Big Data Approaches to Phenotyping Acute Ischemic Stroke Using Automated Lesion Segmentation of Multi-Center Magnetic Resonance Imaging Data

Research output: Contribution to journalArticle


Background and Purpose- We evaluated deep learning algorithms' segmentation of acute ischemic lesions on heterogeneous multi-center clinical diffusion-weighted magnetic resonance imaging (MRI) data sets and explored the potential role of this tool for phenotyping acute ischemic stroke. Methods- Ischemic stroke data sets from the MRI-GENIE (MRI-Genetics Interface Exploration) repository consisting of 12 international genetic research centers were retrospectively analyzed using an automated deep learning segmentation algorithm consisting of an ensemble of 3-dimensional convolutional neural networks. Three ensembles were trained using data from the following: (1) 267 patients from an independent single-center cohort, (2) 267 patients from MRI-GENIE, and (3) mixture of (1) and (2). The algorithms' performances were compared against manual outlines from a separate 383 patient subset from MRI-GENIE. Univariable and multivariable logistic regression with respect to demographics, stroke subtypes, and vascular risk factors were performed to identify phenotypes associated with large acute diffusion-weighted MRI volumes and greater stroke severity in 2770 MRI-GENIE patients. Stroke topography was investigated. Results- The ensemble consisting of a mixture of MRI-GENIE and single-center convolutional neural networks performed best. Subset analysis comparing automated and manual lesion volumes in 383 patients found excellent correlation (ρ=0.92; P<0.0001). Median (interquartile range) diffusion-weighted MRI lesion volumes from 2770 patients were 3.7 cm3 (0.9-16.6 cm3). Patients with small artery occlusion stroke subtype had smaller lesion volumes ( P<0.0001) and different topography compared with other stroke subtypes. Conclusions- Automated accurate clinical diffusion-weighted MRI lesion segmentation using deep learning algorithms trained with multi-center and diverse data is feasible. Both lesion volume and topography can provide insight into stroke subtypes with sufficient sample size from big heterogeneous multi-center clinical imaging phenotype data sets.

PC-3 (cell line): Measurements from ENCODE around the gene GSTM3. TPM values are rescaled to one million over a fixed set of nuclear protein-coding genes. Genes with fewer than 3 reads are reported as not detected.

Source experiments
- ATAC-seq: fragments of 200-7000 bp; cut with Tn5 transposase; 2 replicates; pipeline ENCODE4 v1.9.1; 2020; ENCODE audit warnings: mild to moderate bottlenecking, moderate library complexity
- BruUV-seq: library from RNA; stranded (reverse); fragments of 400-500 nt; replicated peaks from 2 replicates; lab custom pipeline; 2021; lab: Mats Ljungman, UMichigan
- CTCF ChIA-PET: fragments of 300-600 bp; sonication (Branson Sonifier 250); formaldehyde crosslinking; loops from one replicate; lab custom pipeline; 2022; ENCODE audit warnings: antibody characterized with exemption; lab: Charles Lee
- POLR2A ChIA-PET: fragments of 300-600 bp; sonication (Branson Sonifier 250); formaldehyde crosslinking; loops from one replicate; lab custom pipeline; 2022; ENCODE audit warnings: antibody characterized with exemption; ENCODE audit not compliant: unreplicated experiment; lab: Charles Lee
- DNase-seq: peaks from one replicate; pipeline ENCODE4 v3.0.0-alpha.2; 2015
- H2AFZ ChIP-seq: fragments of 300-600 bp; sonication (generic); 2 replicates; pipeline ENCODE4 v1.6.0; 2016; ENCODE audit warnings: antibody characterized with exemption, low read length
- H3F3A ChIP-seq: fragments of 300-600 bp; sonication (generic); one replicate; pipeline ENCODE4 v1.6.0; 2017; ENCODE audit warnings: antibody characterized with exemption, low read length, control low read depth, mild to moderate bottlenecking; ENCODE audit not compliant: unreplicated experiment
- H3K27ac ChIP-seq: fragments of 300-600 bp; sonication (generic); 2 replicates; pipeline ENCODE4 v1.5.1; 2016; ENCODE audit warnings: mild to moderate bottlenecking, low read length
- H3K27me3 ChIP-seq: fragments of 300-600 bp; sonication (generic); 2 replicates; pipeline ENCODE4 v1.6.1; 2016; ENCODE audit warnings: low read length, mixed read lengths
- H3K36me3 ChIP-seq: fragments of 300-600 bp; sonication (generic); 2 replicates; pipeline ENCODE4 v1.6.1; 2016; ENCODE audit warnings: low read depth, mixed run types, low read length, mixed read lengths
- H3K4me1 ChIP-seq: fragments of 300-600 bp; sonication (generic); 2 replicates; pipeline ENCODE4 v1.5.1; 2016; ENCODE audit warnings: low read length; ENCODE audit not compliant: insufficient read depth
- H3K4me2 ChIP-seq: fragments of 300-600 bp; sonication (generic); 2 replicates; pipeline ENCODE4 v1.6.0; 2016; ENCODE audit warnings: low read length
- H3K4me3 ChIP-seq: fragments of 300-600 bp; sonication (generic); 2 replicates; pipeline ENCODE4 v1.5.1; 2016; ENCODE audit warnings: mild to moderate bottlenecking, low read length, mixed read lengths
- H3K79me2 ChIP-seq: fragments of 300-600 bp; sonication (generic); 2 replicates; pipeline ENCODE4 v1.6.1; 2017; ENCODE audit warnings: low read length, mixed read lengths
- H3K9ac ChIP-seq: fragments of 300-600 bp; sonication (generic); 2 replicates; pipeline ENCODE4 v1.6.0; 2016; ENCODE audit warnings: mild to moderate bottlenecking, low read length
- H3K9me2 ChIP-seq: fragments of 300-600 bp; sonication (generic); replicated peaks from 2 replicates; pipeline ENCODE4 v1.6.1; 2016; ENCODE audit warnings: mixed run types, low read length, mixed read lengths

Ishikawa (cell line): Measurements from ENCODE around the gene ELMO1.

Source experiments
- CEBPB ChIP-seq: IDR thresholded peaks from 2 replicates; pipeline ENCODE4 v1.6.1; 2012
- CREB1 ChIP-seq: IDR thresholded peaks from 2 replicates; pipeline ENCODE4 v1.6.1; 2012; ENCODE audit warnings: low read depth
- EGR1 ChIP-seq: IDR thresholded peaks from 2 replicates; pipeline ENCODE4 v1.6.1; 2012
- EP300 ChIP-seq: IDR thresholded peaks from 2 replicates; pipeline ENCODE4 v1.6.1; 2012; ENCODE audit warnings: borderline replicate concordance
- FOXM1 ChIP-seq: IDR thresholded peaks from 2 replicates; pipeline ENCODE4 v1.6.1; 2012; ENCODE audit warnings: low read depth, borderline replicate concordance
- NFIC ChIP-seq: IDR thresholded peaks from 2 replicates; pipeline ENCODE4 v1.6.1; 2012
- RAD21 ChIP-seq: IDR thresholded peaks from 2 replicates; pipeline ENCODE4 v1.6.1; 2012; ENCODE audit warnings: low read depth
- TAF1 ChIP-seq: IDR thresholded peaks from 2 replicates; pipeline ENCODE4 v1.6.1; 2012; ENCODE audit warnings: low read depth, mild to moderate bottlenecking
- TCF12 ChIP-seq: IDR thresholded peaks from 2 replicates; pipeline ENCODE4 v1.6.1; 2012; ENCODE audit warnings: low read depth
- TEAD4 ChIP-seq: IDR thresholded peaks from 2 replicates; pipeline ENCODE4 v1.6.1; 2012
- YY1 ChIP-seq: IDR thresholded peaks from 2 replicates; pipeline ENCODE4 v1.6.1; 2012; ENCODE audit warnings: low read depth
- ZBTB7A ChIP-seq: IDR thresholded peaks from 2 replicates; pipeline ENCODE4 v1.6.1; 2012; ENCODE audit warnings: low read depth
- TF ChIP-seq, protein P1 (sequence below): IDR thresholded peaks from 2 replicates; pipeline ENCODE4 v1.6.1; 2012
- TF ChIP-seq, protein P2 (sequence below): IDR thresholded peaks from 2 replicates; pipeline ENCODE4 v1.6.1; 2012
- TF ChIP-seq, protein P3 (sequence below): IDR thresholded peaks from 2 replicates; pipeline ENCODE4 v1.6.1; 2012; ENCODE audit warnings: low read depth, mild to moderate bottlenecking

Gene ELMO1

• MRI-GENIE and GISCOME Investigators
  • Ona Wu
  • Stefan Winzeck
  • Anne-Katrin Giese
  • Brandon L Hancock
  • Mark R Etherton
  • Mark J R J Bouts
  • Kathleen Donahue
  • Markus D Schirmer
  • Robert E Irie
  • Steven J T Mocking
  • Elissa C McIntosh
  • Raquel Bezerra
  • Konstantinos Kamnitsas
  • Petrea Frid
  • Johan Wasselius
  • John W Cole
  • Huichun Xu
  • Lukas Holmegaard
  • Jordi Jiménez-Conde
  • Robin Lemmens
  • Eric Lorentzen
  • Patrick F McArdle
  • James F Meschia
  • Jaume Roquer
  • Tatjana Rundek
  • Ralph L Sacco
  • Reinhold Schmidt
  • Pankaj Sharma
  • Agnieszka Slowik
  • Tara M Stanne
  • Vincent Thijs
  • Achala Vagal
  • Daniel Woo
  • Stephen Bevan
  • Steven J Kittner
  • Braxton D Mitchell
  • Jonathan Rosand
  • Bradford B Worrall
  • Christina Jern
  • Arne G Lindgren
  • Jane Maguire
  • Natalia S Rost
External organisations
  • University of Cambridge
  • Skåne University Hospital
  • University Hospitals Leuven
  • Sahlgrenska Academy
  • University of Miami
  • Ashford And St Peter's Hospital
  • Jagellonian University
  • University of Lincoln
  • University of Technology Sydney
  • Massachusetts General Hospital
  • Imperial College London
  • University of Maryland, Baltimore
  • Autonomous University of Barcelona
  • Mayo Clinic Florida
  • Medical University of Graz
  • Royal Holloway University of London
  • University of Cincinnati
  • Baltimore Veterans Administration Medical Center
  • University of Virginia
  • University of Gothenburg
Research areas and keywords

Subject classification (UKÄ) – MANDATORY

  • Neurosciences
Original languageEnglish
Pages (from-to)1734-1741
Issue number7
Publication statusE-pub ahead of print - 2019 Jun 10
Publication categoryResearch